For general knowledge, the Ministry of Justice and the Constitutional Court (Exp. N° 04224-2009-PA/TC) have indicated that granting this authority to the employer is incompatible with an employee's fundamental right to confidentiality of his or her communications. Therefore, if logic and reason are used and the law is applied correctly, even though it may happen only once in Peru, the Congress of the Republic should outright reject the claim of the orange bench.

While Congresswoman Martha Chávez is not the author of the bill, the initiative is known as the Chavez Bill (#LeyChavez [es]) in the Twitter world. Erick Iriarte put together a few of Chávez's tweets that defend the bill.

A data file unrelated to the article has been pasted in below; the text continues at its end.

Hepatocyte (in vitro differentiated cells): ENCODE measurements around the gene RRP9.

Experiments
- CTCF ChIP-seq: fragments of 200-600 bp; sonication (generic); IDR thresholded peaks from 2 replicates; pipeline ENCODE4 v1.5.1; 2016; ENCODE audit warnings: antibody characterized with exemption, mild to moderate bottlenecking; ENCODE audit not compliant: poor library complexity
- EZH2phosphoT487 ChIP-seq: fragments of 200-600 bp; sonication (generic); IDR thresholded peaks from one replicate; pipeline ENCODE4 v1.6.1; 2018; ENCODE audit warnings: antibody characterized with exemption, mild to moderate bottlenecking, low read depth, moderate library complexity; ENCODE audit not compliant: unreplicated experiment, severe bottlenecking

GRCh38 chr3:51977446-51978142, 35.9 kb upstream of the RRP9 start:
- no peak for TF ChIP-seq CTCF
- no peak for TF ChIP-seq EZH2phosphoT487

@MarthaChavezK36‘s arguments in defense of her Labor Privacy ruling (which can be called the #chavezlaw)

Although it is evident that the bill, as is, could serve as a basis for abuse on behalf of the employers, these abuses could also be produced on the employees’ end. Internet security specialist Dámasco Fonseca says:

Leaking info, commercial secrets, and more is what the the Labor Privacy ruling (poorly labeled the #ChavezLaw) is looking to stop

The only thing that should be demanded of the Labor Privacy Ruling (poorly labeled the #ChavezLaw) are clear regulations from the start and training in use 

Did you sign a document at work that says they will even look at your personal email? That ends with the #ChavezBill. ONLY CORPORATE EMAILS.

The discussion will continue, as it will be some time before the ruling will be seen in the Congress.

Post originally [es] published on the Globalizado blog.